Bill Knight column for Mon., Tues. or Wed., Jan. 21, 22 or 23
Illinois has one of the strongest laws in the country with its Wage Payment and Collection Act helping workers recover pay withheld from them in so-called wage theft cases and discouraging employers from law-breaking. The law lets current or former employees file claims against employers for disputes ranging from a last paycheck and earned bonuses to illegal deductions or lack of compensation for required work.
Illinois’ Department of Labor (IDOL) has handled fewer claims and higher recoveries since the law was strengthened in 2010. However, last month, the U.S. Supreme Court heard arguments that could make such enforcement difficult since an anti-worker decision could weaken class-action lawsuits.
“Symczyk v. Genesis Healthcare presents another case in which conservatives on the Supreme Court might erect a barrier making FLSA [the Fair Labor Standards Act] harder to enforce,” said Scott Lemieux, a political science professor at New York’s College of St. Rose.
Laura Symczyk worked as a registered nurse at a nursing home operated by Genesis Healthcare Corp. in Philadelphia, Pa., in 2007, when the employer routinely docked workers’ pay for lunch breaks that were not taken, Symczyk said. Genesis offered Symczyk $7,500 plus fees to settle, but she rejected the offer because she sought standing as a class-action suit involving many workers who lost pay under the practice. Genesis seeks a dismissal because, it says, the offer would have satisfied Symczyk's claims.
“Class-action lawsuits are absolutely critical,” Lemieux said. “Many workers who have their rights violated lack the knowledge or resources to pursue claims and can also be subject to intimidation.”
Wage theft itself is widespread but mostly unacknowledged. Temporary workers and employees at bullying companies with no job security are especially vulnerable to managers forcing people to work without clocking in, through breaks, or unpaid overtime.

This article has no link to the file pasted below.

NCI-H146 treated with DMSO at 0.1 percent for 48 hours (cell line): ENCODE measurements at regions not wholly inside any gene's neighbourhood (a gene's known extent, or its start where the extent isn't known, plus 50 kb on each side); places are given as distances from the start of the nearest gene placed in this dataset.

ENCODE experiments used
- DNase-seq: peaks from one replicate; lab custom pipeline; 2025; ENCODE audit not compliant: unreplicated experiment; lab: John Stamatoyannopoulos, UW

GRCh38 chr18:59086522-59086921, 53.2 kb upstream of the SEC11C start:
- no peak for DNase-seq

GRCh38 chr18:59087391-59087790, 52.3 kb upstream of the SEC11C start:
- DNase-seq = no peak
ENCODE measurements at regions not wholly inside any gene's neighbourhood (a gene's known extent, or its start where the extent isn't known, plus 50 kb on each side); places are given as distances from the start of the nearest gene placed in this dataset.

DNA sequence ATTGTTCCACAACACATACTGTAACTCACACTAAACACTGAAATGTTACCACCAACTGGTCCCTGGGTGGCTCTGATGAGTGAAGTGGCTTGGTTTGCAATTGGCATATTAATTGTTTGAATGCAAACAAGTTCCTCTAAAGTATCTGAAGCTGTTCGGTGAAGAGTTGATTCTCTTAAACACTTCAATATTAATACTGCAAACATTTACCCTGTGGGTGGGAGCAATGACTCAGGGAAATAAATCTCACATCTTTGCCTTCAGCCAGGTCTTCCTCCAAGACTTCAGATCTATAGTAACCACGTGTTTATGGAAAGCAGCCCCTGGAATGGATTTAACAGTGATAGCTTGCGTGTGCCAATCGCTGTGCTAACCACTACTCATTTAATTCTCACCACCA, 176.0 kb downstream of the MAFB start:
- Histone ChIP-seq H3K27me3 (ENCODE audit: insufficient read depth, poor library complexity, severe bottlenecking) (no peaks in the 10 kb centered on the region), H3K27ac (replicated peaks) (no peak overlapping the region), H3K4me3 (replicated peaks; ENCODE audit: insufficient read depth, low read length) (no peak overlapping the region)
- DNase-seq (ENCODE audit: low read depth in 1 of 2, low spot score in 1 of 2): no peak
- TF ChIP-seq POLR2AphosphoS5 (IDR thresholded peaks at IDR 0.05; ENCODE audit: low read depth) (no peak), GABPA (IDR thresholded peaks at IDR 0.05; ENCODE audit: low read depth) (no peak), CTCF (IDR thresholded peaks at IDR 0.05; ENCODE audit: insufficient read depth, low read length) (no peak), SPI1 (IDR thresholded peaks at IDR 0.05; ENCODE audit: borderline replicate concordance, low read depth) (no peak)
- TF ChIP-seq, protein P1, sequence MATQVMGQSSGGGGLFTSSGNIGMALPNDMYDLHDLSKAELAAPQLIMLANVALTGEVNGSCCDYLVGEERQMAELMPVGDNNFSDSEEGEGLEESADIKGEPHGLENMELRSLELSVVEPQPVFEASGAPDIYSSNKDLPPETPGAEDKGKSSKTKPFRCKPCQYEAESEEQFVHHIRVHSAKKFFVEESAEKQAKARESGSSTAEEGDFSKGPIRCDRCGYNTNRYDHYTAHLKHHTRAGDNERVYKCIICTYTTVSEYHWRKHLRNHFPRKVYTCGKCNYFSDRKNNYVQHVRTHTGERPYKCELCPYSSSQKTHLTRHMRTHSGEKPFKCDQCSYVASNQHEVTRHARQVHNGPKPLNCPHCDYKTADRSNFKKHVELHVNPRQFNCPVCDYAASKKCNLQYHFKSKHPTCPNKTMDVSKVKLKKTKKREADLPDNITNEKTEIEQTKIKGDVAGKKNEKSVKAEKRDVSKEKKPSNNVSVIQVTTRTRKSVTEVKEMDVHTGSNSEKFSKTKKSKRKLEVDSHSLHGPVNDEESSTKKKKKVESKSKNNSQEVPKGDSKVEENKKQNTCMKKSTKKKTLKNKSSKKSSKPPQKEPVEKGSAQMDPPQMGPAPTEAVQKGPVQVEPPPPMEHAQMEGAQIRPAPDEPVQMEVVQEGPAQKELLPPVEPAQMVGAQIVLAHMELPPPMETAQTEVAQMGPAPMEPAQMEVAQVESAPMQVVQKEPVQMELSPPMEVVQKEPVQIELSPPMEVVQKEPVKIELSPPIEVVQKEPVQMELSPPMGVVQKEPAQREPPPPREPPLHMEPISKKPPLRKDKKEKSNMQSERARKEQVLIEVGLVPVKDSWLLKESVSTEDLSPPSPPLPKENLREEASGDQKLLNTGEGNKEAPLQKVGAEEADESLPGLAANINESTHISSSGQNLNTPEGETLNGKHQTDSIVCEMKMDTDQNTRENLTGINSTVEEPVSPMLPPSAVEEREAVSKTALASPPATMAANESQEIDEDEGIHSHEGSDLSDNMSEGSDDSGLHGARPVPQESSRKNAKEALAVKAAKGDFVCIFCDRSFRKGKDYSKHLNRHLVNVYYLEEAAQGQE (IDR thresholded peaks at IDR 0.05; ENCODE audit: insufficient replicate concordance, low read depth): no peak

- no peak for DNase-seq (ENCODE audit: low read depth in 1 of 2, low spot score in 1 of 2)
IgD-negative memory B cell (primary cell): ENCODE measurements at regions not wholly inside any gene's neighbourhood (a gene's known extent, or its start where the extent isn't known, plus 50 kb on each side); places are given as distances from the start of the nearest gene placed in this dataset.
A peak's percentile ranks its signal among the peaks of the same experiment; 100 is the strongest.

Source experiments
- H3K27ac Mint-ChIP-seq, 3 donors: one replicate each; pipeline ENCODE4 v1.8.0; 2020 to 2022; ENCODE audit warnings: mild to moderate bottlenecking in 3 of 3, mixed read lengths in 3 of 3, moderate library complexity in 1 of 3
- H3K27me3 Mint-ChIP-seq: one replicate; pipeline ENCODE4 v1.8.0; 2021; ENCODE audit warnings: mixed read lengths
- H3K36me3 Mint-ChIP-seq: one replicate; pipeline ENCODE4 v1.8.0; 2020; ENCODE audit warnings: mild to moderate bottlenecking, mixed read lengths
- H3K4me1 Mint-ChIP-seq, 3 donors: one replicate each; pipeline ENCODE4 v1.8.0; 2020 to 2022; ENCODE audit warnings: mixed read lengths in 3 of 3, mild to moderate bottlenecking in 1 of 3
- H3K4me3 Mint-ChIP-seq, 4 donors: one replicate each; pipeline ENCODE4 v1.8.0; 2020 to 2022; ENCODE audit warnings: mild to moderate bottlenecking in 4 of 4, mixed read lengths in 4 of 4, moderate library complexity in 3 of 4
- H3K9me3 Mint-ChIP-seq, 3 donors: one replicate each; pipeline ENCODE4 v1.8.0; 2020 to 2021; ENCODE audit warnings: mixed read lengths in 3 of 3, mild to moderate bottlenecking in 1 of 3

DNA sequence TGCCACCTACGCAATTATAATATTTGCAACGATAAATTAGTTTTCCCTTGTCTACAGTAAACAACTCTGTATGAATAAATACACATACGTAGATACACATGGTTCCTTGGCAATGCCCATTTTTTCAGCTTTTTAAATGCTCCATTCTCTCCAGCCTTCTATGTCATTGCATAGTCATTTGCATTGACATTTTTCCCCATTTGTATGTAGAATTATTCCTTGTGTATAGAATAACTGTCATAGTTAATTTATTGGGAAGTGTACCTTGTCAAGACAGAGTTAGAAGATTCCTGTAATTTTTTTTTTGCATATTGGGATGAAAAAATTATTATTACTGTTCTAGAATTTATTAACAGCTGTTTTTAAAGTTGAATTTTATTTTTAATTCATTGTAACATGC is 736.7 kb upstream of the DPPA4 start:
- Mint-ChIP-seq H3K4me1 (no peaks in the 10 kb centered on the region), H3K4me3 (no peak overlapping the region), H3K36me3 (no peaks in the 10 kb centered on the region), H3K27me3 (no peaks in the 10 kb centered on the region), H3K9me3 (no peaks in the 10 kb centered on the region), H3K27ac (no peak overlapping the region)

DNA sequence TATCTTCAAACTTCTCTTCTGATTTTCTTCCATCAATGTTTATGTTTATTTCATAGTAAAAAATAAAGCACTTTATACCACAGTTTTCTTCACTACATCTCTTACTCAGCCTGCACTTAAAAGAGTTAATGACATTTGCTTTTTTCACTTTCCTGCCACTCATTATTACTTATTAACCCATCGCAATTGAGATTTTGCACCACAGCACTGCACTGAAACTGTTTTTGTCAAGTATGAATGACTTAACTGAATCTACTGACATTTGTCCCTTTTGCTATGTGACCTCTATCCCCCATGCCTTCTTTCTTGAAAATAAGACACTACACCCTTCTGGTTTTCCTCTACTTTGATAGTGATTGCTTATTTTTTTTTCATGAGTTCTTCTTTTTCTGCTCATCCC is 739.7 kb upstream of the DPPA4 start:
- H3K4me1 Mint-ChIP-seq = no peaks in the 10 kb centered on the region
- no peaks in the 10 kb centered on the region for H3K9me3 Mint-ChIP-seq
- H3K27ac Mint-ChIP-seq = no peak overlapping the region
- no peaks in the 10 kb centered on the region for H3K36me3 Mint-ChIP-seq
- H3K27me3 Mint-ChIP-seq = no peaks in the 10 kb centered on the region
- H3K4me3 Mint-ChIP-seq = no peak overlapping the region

A recent study by the University of Illinois at Chicago underscored the negative impact of wage theft on more than 300,000 workers in Chicagoland, plus the overall economy. Researchers found that almost half of the low-wage workers surveyed experienced at least one pay-related violation and that full‐time, year-round workers surveyed lost more than $2,500 out of total annual earnings of $16,000, due to workplace violations.
UIC researcher Nik Theodore said that more than $7 million a week is stolen from workers – in the Chicago area alone. The consequences to workers and to the economy include keeping working families in poverty, reducing consumer spending and tax revenues, and forcing responsible companies into unfair competition with law-breaking employers.
Previously, employers found guilty of cheating workers over pay they’d earned were liable just for back pay (which meant that employers essentially kept workers’ money – even temporarily – as an interest-free loan without permission). Under previous Illinois administrations, said Chicago community organizer Adam Kader, “the state-level Department of Labor was 0% effective in our experience.”
Illinois’ state wage-theft law was toughened so workers could take alleged violations to IDOL, which has greater oversight in dealing with the 10,000-plus wage theft claims it gets each year and a streamlined process to resolve claims of less than $3,000 (most of the cases).
Also, workers should be protected from retaliation for reporting alleged violations in public forums. Another provision enables employees to file suit in circuit court against individuals, instead of their companies, making it harder for employers to escape obligations by declaring bankruptcy. If found guilty, a violator can be fined $250, plus interest and legal fees.
Further, for the first time ever, workers are permitted to file class-action lawsuits against employers.
The toughened law, SB 3568, passed almost unanimously, with a 56-0 Senate vote and a 112-1 vote in the House, where Shane Cultra (R-Onarga) cast the lone opposing ballot.
IDOL spokeswoman Anjali Julka said, “The amendment to the [law lets the Department] provide an expedited hearing process; enter an enforceable judgment versus a wage demand; and impose statutory damages, fees and penalties.”
According to state records, the year 2010 had 5,691 claims, and $1,714,619.75 was recovered for workers. In 2011 – the new law took effect that Jan. 1 – 4,714 claims were heard but $1,980,241.57 was collected; in 2012, more than 4,100 cases were heard and $2,632,497.82 was collected.
“The small-claims process includes individual as well as ‘class’ or ‘group’ claims filed with the Department],” Julka added.
Also, $2,500 in penalties was collected in 2011, and a whopping $70,250.20 in penalties was collected last year.
“The law is good, but it’s limited,” Kader said. “You need different kinds of community pressure to win those complaints, those lawsuits. Our most heavy emphasis is still on developing and perfecting our direct-action strategies.”
Such strategies could become crucial if the Supreme Court impedes class-action suits.
[PICTURED: Poster from Interfaith Worker Justice/ iwj.org]